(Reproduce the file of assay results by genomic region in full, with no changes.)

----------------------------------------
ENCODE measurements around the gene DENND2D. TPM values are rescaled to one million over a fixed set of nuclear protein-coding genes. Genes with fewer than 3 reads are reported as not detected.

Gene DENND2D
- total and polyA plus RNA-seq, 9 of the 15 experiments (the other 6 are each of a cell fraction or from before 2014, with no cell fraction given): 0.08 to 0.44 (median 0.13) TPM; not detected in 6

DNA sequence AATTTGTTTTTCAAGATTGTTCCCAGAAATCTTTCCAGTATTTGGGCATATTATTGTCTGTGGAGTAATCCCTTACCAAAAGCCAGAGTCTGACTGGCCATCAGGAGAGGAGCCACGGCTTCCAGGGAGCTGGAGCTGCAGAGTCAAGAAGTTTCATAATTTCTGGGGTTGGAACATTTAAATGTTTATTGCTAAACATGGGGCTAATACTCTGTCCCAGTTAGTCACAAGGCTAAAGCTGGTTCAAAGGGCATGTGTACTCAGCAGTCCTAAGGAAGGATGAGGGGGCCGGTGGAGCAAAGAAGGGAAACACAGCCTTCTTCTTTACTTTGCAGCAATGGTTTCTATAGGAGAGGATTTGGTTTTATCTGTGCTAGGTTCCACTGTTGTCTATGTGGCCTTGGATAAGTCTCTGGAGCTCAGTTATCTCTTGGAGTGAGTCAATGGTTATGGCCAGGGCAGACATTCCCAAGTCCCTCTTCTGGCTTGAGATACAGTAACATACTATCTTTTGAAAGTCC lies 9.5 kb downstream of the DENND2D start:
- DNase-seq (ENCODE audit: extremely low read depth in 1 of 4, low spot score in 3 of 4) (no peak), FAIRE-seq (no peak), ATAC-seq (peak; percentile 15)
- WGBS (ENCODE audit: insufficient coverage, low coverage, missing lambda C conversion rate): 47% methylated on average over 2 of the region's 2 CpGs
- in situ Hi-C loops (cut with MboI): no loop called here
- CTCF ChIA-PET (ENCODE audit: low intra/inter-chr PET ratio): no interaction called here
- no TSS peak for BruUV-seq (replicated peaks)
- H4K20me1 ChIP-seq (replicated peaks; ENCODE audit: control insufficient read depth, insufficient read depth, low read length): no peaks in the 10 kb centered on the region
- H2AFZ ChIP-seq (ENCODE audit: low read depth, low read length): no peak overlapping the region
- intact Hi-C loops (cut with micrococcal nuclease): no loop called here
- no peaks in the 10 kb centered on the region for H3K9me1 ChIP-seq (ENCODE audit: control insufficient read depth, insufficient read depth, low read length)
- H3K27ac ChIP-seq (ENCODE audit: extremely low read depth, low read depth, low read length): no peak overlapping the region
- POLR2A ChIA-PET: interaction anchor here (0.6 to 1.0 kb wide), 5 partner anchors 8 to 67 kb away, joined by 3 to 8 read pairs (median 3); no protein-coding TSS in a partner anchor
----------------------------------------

ENCODE measurements around the gene DENND2D. TPM values are rescaled to one million over a fixed set of nuclear protein-coding genes. Genes with fewer than 3 reads are reported as not detected.

Gene DENND2D
- total and polyA plus RNA-seq, 9 of the 15 experiments (the other 6 are each of a cell fraction or from before 2014, with no cell fraction given): 0.08 to 0.44 (median 0.13) TPM; not detected in 6

DNA sequence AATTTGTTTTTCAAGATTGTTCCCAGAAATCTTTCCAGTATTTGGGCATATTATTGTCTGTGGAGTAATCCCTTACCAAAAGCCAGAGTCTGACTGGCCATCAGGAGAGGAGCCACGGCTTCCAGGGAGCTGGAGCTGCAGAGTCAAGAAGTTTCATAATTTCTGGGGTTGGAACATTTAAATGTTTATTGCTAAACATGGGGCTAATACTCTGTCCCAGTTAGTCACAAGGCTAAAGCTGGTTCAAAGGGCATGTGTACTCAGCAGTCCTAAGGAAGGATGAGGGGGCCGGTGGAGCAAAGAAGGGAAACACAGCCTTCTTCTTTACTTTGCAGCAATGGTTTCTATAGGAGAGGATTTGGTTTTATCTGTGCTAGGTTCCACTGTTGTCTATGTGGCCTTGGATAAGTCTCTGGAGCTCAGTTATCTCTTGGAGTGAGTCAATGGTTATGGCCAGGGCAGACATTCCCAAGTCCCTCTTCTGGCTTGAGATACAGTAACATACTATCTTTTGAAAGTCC lies 9.5 kb downstream of the DENND2D start:
- DNase-seq (ENCODE audit: extremely low read depth in 1 of 4, low spot score in 3 of 4) (no peak), FAIRE-seq (no peak), ATAC-seq (peak; percentile 15)
- WGBS (ENCODE audit: insufficient coverage, low coverage, missing lambda C conversion rate): 47% methylated on average over 2 of the region's 2 CpGs
- in situ Hi-C loops (cut with MboI): no loop called here
- CTCF ChIA-PET (ENCODE audit: low intra/inter-chr PET ratio): no interaction called here
- no TSS peak for BruUV-seq (replicated peaks)
- H4K20me1 ChIP-seq (replicated peaks; ENCODE audit: control insufficient read depth, insufficient read depth, low read length): no peaks in the 10 kb centered on the region
- H2AFZ ChIP-seq (ENCODE audit: low read depth, low read length): no peak overlapping the region
- intact Hi-C loops (cut with micrococcal nuclease): no loop called here
- no peaks in the 10 kb centered on the region for H3K9me1 ChIP-seq (ENCODE audit: control insufficient read depth, insufficient read depth, low read length)
- H3K27ac ChIP-seq (ENCODE audit: extremely low read depth, low read depth, low read length): no peak overlapping the region
- POLR2A ChIA-PET: interaction anchor here (0.6 to 1.0 kb wide), 5 partner anchors 8 to 67 kb away, joined by 3 to 8 read pairs (median 3); no protein-coding TSS in a partner anchor